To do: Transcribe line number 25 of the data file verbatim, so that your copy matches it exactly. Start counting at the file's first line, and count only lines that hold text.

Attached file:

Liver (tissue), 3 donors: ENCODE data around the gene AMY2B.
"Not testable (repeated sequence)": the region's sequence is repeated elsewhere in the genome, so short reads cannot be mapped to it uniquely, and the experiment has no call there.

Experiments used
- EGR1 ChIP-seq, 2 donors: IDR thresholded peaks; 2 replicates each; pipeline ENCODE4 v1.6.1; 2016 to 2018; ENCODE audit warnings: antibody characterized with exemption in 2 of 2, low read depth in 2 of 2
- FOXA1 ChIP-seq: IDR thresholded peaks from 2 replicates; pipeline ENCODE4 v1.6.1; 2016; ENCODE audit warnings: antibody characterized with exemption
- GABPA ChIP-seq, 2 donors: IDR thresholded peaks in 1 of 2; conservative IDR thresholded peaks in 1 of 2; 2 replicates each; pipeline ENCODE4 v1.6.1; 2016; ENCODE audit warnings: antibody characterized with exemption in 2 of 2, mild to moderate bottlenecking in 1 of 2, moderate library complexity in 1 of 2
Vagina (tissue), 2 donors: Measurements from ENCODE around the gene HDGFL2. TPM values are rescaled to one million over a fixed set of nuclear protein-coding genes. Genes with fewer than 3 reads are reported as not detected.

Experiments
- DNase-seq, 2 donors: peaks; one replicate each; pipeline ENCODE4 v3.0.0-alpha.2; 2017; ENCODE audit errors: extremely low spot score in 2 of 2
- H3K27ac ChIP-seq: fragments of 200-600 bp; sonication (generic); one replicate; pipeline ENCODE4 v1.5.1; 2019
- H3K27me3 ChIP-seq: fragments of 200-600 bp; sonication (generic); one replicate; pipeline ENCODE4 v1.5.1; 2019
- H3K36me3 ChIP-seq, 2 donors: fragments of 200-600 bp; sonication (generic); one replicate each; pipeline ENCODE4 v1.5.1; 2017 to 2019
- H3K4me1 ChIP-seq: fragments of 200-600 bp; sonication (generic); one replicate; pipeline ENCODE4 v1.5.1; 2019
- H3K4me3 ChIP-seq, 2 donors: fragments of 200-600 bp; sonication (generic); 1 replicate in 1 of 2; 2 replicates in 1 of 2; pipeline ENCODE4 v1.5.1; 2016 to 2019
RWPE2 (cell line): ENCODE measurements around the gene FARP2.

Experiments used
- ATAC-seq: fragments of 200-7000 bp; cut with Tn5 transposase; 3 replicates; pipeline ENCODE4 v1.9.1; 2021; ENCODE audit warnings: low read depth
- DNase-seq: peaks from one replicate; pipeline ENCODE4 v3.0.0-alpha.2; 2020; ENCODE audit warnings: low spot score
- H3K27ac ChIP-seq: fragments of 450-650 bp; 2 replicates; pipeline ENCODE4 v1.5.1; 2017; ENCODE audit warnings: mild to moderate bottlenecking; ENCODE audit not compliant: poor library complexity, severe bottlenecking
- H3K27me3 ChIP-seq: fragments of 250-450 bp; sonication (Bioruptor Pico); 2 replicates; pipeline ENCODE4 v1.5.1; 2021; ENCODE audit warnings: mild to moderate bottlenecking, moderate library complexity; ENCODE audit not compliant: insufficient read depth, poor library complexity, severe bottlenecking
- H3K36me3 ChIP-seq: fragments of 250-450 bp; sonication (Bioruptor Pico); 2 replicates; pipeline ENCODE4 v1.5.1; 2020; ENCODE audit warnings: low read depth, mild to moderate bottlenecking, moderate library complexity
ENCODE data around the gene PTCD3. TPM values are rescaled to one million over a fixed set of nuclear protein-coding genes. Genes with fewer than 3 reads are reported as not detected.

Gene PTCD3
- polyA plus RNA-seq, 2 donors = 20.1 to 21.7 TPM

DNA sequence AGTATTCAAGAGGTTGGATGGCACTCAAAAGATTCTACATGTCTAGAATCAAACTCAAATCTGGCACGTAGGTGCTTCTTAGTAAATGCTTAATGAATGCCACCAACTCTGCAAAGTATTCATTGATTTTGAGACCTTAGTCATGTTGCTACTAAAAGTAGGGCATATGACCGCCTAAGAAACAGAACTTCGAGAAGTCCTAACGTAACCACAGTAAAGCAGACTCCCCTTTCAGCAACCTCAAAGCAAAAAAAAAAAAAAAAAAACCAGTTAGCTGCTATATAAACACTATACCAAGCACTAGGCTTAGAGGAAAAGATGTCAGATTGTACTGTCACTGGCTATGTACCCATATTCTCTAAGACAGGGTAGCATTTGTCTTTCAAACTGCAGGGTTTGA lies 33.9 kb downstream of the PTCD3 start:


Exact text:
DNA sequence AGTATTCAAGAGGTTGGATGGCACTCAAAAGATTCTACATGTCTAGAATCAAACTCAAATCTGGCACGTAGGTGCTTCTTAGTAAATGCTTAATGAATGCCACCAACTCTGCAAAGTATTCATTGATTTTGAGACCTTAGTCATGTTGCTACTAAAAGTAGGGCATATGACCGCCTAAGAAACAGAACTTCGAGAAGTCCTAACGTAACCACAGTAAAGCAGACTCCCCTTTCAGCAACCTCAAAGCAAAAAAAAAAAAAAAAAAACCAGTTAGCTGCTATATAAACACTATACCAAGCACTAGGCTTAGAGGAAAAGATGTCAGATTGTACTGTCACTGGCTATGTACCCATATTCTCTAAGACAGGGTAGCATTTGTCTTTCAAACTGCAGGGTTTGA lies 33.9 kb downstream of the PTCD3 start: